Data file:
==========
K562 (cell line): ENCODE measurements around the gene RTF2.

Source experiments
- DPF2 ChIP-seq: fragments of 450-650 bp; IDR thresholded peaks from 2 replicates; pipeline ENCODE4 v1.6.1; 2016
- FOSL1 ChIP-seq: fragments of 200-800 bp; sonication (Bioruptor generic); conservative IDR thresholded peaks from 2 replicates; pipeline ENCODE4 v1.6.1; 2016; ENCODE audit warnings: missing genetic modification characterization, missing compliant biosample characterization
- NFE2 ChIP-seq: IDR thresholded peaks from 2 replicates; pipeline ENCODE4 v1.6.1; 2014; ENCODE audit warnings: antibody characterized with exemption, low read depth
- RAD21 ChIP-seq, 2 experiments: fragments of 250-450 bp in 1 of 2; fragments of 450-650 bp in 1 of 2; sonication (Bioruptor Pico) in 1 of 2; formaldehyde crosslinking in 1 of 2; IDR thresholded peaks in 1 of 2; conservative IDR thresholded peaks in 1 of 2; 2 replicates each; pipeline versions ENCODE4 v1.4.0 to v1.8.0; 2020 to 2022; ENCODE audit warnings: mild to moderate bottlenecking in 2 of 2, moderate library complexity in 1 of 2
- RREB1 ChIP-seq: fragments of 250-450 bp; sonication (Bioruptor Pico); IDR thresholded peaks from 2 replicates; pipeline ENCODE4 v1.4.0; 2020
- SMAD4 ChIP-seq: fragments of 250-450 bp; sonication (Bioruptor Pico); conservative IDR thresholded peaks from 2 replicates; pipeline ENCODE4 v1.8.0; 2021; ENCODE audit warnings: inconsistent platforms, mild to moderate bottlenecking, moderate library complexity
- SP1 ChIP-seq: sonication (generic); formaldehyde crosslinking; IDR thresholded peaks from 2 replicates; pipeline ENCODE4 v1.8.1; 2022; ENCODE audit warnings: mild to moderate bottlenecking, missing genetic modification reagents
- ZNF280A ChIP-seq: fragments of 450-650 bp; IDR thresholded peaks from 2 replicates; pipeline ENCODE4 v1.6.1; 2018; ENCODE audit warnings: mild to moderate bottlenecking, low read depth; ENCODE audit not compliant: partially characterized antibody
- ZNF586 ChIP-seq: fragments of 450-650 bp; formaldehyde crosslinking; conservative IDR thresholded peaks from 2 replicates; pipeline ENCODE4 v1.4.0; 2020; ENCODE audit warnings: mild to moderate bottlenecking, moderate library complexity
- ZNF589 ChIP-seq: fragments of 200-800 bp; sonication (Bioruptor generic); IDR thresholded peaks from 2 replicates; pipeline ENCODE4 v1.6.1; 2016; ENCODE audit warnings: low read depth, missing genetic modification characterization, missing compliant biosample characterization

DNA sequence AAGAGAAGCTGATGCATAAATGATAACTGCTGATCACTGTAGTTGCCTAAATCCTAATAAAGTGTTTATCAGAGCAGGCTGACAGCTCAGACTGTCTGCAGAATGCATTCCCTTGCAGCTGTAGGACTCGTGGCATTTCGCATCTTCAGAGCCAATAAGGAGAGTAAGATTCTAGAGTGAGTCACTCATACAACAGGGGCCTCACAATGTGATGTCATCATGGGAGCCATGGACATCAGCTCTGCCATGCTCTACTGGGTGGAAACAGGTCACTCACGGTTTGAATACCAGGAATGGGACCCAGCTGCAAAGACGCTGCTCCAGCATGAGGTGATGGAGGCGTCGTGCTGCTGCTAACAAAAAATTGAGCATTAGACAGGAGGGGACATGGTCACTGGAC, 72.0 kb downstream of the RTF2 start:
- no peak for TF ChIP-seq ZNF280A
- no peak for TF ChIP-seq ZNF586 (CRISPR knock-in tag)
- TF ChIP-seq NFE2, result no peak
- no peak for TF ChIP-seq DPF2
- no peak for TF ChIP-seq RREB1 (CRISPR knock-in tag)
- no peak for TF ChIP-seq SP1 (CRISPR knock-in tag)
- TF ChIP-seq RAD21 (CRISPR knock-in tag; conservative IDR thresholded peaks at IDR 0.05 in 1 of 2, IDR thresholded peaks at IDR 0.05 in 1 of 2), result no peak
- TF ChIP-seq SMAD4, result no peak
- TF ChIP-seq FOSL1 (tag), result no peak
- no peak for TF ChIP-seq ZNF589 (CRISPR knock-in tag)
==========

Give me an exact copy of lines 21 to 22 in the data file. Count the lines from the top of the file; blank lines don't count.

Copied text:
- TF ChIP-seq SMAD4, result no peak
- TF ChIP-seq FOSL1 (tag), result no peak